Will you be teaching from the textbook, leaning into the literature, or looking more at YouTube videos? “Spending some time figuring out what your course content is going to be, instead of writing it yourself” could save you time in the long run, especially if existing open resources already exist.
When it comes to curating - rather than creating - video content, you can check out Glen Wheatley’s tips in his inspirED conference session.
“The syllabus is vital, because that's the contract between the teacher and the student.” Everything that the student needs to know to make a decision about whether or not to take that course should be present in this outline, Richard asserts. This syllabus can also be “something that they can use later in interviews“, giving an official reference point for course content and the skills and knowledge covered.
For each week, ask yourself what activities you are going to do. You probably have an idea of the sorts of sources and materials you'd like to use, but what's the best way for students to digest that information? Asynchronous content-based assignments that prepare for follow-up discussions are a popular format in many courses, but it's important to consider different student encounters with the material and possible hurdles to comprehension.
Supporting students offline during learning activities, as well as finding a way to monitor their performance and activity, are key components to effective learning activity setups.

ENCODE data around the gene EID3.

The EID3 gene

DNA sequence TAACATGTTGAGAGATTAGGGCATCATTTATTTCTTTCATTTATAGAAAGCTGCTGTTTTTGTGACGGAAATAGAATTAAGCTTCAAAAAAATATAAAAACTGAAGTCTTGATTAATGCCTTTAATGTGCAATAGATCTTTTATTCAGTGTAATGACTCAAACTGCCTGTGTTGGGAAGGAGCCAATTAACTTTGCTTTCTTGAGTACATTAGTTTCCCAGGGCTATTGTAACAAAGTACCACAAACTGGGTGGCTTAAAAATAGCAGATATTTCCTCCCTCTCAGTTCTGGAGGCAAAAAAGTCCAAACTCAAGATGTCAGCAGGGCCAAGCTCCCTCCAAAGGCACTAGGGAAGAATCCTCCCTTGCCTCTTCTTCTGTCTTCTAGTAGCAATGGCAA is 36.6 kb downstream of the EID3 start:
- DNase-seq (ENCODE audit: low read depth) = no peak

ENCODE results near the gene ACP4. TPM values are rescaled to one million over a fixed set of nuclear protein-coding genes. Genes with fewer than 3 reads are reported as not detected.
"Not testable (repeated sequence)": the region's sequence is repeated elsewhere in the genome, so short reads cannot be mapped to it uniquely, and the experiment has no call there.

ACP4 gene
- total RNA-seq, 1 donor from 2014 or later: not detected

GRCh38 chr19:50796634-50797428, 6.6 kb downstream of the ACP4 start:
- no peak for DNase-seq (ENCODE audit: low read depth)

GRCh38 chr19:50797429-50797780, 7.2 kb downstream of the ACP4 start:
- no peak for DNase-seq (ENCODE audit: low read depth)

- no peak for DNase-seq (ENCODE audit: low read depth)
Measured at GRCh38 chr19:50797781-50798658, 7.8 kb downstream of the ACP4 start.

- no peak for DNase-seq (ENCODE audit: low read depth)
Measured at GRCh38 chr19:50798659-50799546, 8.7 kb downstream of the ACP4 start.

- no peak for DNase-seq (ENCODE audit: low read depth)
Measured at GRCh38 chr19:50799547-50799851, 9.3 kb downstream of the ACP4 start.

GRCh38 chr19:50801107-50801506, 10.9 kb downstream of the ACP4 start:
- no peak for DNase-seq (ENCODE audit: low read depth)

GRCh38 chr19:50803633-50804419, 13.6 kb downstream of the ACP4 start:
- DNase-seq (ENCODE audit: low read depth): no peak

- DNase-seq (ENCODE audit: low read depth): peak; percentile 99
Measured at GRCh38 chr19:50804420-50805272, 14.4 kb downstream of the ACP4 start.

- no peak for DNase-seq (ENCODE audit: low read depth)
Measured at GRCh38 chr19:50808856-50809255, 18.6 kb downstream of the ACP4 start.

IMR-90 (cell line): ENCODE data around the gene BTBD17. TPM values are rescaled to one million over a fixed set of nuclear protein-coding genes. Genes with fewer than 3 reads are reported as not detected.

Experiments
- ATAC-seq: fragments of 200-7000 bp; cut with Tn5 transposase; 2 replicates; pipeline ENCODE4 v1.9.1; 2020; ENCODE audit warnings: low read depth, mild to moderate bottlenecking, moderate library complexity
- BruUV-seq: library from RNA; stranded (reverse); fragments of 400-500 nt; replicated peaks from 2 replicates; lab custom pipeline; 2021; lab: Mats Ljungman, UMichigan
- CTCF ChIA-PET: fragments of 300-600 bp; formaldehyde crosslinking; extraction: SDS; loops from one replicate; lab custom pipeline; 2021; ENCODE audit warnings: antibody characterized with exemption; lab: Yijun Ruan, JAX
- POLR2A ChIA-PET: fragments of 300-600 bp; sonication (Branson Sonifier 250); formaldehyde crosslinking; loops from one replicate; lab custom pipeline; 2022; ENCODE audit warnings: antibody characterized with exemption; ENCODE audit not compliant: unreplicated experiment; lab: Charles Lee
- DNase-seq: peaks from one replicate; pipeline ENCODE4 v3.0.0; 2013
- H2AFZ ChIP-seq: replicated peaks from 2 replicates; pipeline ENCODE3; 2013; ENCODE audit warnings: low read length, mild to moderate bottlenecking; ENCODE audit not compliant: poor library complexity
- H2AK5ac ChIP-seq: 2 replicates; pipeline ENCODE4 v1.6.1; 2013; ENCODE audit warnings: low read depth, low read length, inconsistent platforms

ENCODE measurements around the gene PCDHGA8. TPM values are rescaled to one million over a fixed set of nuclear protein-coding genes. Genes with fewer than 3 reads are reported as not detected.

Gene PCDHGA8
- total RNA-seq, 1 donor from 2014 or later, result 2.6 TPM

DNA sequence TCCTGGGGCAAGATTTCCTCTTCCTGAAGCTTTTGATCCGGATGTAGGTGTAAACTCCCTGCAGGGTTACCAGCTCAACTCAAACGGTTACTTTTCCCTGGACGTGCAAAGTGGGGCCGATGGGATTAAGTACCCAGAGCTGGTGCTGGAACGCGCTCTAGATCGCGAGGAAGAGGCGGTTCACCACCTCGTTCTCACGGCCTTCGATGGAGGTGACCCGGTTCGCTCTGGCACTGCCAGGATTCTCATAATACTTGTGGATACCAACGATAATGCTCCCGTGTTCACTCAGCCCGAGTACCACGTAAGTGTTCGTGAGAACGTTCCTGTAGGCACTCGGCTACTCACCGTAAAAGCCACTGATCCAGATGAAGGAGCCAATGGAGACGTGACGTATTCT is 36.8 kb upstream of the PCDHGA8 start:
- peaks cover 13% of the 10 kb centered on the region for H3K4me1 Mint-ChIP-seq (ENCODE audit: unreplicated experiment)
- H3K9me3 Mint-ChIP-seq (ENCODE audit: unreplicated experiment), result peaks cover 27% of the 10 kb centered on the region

“What are you going to get from the course? How many exercises do you have to pass? Is it more of a competency-based learning or are there 100 points in the course you need [to distribute] throughout the whole thing?" - Professor Powers
The final component of a constructively-aligned learning setup is assessment. A fair grading policy rewards students for meeting the presented objectives and completing the given activities, weighted to reflect the desired outcomes. Presenting clear evaluation criteria and a grading rubric are essential for a transparent learning process - these are also often invaluable reference points for students at any point during the course.
Say you’re giving a course with a big writing assignment at the end of the semester, and there’s just one chance for students to hand it in. Rather than leave it as a standalone one-shot deliverable, think about how to build students up to it throughout the course. This gives everyone the best support to be able to understand their strengths and weaknesses before it’s too late. Many assignments can be broken down into smaller chunks, which can be visited and revisited at multiple stages over the course, and in differing amounts of depth.
Remember that assigning feedback moments between peers during and after discussions can encourage deeper shared understanding of topics.
At the very surface of accessibility is making sure resources and course content are available for everybody. If you know your online course may see students logging in from different parts of the world, or attending the course with different schedules and responsibilities, it's imperative to make sure, for instance, lectures are recorded and archived somewhere all students can reach them. Many LMS and much software contains different sorts of accessibility features, such as automatically generated captions in video conferencing software. Understanding and making the best use of this is a vital step towards building inclusive, accessible, and effective online courses.While different domains have different requirements from both teachers and students, these items can be taken into account for just about any discipline or setting. Going into the new semester, or starting out with a new program, every educator should think about how a clear, transparent course structure can maximise student engagement. After all, students who are engaged are students who perform at their best!